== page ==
Reader is how I consume vast swathes of my internet. I have, at the moment, 98 subscriptions, organised into folders called Art, Books, Advice & up-to-date (mostly web-related), Museum & library blogs, Music, Share, and Product alerts (these are searches that I keep tabs on, for example, 'dowse lower hutt'). It's the third thing I fire up every day (Email > Twitter > Reader > Work email) and one of the last things I look at at night. Over the last month I averaged nearly 100 items a day, and clicked through to about 13% of them.
Reader is where I collect ideas for the radio, where I find new music, where I track my friends and colleagues' blog posts - generally, where I stay on top of things. For nearly 6 years, it's been my daily newspaper; carefully organised to meet my needs, regularly being expanded and pruned as my tastes and interests change. This New Yorker post by Joshua Rothman captures some of my feelings (but as an active, not an inactive, user):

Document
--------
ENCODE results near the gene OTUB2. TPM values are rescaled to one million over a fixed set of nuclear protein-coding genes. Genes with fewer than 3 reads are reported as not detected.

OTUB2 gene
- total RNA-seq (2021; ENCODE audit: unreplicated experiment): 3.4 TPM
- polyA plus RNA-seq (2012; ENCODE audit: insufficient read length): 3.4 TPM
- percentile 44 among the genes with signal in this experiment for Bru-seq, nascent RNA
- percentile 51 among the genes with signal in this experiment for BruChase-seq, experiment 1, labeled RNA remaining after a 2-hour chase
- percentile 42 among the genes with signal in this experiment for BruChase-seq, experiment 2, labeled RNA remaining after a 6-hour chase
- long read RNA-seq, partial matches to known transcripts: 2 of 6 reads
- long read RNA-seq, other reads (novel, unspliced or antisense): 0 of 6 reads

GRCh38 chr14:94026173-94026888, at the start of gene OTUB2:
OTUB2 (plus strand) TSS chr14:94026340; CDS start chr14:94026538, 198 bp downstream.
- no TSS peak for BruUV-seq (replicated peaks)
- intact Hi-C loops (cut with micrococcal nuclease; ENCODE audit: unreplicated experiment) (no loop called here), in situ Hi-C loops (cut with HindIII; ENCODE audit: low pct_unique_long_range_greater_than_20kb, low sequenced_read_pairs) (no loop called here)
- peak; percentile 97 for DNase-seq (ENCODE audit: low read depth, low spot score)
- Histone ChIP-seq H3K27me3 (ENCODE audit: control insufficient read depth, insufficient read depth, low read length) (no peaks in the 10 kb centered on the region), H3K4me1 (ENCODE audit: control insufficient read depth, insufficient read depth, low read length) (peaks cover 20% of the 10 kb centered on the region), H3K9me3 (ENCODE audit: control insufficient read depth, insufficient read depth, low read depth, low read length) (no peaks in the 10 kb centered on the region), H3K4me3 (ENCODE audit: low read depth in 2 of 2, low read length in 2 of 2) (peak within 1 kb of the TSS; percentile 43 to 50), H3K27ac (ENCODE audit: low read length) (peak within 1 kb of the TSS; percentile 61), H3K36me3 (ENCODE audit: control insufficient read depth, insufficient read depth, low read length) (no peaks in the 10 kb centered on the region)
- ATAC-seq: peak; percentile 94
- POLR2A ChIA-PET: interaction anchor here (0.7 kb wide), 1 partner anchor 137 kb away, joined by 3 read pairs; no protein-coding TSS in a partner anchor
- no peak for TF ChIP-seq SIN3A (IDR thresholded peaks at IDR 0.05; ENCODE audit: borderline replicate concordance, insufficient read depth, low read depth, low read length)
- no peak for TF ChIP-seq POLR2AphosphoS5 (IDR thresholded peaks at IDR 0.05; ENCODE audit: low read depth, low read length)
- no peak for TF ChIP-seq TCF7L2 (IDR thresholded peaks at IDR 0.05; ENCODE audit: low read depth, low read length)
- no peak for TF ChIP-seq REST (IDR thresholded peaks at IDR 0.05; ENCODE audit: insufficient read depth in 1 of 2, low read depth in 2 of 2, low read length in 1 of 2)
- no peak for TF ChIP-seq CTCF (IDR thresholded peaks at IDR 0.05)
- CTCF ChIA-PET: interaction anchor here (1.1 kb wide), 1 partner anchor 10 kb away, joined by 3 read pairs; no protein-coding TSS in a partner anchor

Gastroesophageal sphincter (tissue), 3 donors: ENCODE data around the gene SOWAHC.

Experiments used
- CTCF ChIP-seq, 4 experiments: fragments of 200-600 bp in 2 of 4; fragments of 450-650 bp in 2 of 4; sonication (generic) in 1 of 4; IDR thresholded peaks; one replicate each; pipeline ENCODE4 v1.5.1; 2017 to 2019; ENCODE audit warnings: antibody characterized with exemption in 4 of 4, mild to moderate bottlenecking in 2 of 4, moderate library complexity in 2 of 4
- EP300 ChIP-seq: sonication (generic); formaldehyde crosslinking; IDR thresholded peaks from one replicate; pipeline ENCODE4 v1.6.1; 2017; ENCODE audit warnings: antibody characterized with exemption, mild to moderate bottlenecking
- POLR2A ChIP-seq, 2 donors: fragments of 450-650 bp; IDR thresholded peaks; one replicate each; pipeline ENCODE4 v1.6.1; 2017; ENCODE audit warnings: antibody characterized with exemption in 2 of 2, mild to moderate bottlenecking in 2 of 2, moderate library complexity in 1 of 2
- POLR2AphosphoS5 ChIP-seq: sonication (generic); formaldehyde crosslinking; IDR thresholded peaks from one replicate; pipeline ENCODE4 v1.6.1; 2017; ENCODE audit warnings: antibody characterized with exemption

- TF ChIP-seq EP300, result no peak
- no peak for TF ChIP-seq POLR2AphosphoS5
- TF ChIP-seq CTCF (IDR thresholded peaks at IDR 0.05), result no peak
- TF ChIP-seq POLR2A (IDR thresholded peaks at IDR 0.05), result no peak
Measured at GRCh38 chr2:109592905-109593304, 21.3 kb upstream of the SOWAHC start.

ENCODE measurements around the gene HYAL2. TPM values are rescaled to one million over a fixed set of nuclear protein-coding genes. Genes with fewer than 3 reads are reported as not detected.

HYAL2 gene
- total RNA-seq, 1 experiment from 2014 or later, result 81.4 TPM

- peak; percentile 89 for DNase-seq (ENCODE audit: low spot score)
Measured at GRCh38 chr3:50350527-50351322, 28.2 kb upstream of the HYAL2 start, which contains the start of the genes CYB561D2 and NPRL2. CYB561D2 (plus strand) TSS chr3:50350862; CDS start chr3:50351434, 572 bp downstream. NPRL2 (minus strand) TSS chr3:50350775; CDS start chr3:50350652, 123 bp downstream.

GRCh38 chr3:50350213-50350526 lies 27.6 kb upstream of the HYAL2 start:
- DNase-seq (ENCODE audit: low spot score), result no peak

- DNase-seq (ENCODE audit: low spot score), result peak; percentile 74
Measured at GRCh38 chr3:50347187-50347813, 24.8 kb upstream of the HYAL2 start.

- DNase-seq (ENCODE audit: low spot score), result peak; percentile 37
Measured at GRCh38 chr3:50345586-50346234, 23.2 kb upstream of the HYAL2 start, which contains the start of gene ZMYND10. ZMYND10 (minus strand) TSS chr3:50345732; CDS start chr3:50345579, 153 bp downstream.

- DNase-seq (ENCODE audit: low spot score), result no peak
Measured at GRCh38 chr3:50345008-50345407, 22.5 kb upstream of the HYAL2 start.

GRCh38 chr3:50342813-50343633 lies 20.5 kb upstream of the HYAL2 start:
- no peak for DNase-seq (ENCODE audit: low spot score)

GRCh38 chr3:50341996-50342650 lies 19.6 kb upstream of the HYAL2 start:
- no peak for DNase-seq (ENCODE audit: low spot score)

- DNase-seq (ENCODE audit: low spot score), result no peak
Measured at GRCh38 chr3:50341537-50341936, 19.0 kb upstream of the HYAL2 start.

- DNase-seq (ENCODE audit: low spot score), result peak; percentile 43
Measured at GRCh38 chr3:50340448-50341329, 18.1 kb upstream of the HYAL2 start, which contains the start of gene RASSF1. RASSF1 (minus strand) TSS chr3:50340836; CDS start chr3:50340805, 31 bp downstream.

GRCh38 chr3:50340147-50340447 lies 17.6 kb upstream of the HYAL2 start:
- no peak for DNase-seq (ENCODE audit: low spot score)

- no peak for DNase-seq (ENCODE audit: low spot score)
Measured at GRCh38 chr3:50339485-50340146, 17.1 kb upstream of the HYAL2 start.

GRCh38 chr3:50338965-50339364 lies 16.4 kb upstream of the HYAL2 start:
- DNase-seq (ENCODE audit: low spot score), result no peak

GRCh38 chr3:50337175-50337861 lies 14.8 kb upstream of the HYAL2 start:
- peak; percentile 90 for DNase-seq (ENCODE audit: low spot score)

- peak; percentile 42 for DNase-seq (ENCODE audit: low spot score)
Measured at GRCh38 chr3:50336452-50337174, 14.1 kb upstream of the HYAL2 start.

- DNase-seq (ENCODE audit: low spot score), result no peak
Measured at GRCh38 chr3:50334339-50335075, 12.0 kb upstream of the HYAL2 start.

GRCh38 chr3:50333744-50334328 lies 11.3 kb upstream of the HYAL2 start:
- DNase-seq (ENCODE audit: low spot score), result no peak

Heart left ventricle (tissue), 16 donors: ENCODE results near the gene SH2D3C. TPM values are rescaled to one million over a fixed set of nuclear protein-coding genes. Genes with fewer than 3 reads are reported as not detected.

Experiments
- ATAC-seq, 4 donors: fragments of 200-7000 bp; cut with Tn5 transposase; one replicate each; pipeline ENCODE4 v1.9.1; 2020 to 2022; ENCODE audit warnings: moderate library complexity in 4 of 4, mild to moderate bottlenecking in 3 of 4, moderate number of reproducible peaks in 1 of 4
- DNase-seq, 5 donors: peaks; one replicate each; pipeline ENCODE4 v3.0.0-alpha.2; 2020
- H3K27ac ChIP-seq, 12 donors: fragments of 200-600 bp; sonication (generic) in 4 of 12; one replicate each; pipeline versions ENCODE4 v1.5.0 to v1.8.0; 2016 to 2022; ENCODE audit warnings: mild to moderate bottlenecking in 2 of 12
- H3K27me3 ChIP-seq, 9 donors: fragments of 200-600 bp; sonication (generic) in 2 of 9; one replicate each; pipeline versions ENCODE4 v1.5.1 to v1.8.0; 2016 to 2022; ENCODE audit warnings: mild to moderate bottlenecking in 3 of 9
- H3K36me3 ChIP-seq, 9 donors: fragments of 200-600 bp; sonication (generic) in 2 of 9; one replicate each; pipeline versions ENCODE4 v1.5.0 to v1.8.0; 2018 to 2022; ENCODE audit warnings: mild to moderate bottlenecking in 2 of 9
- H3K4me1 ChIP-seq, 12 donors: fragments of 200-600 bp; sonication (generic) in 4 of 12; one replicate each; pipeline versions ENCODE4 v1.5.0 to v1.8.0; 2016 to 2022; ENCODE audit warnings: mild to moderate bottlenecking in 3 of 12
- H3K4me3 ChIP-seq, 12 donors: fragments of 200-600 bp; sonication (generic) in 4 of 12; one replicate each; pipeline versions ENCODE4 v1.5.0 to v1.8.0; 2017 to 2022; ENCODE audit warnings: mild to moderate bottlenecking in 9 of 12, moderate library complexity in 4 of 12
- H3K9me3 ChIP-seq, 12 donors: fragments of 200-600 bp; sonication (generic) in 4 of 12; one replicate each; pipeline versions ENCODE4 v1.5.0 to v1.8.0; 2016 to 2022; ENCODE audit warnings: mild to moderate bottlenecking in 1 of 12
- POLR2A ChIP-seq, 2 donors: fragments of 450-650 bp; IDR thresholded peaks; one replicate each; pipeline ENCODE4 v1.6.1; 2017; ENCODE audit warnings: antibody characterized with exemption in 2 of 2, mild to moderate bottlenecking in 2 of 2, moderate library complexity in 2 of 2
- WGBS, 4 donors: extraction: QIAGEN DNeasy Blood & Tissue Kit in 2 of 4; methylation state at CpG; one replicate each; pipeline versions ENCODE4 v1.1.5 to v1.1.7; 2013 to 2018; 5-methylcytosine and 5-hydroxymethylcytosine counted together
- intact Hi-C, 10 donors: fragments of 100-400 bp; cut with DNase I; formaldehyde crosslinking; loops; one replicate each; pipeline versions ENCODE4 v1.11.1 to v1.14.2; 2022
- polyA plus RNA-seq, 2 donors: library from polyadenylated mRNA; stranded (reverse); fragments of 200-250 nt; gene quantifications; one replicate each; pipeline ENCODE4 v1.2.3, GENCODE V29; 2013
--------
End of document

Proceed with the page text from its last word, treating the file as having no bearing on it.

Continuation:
Just as a soldier lives for battle, just as a wolf lives for the hunt, so my Google Reader, I felt, was leading the life I was meant to lead. A few months in, after I’d carefully curated my feeds, my Reader really did seem to contain the entirety of the world of ideas.When I found out, I felt a very genuine sense of loss. And I felt a strange bond as my twitter feed filled up with friends and acquaintances sharing the same sense of bewilderment and rage. No-one talks about using RSS anymore. No-one talks about Reader. But as Matt Howie put it in a post that explains what Reader does and why it will be hard to replace, "it wasn't easy news to take, since I thought it'd always be around like water or electricity, run by the largest technology company on earth." Between now and July, I will be both appreciating Reader more, and casting about for a replacement service. Because the internet won't be the same for me without it.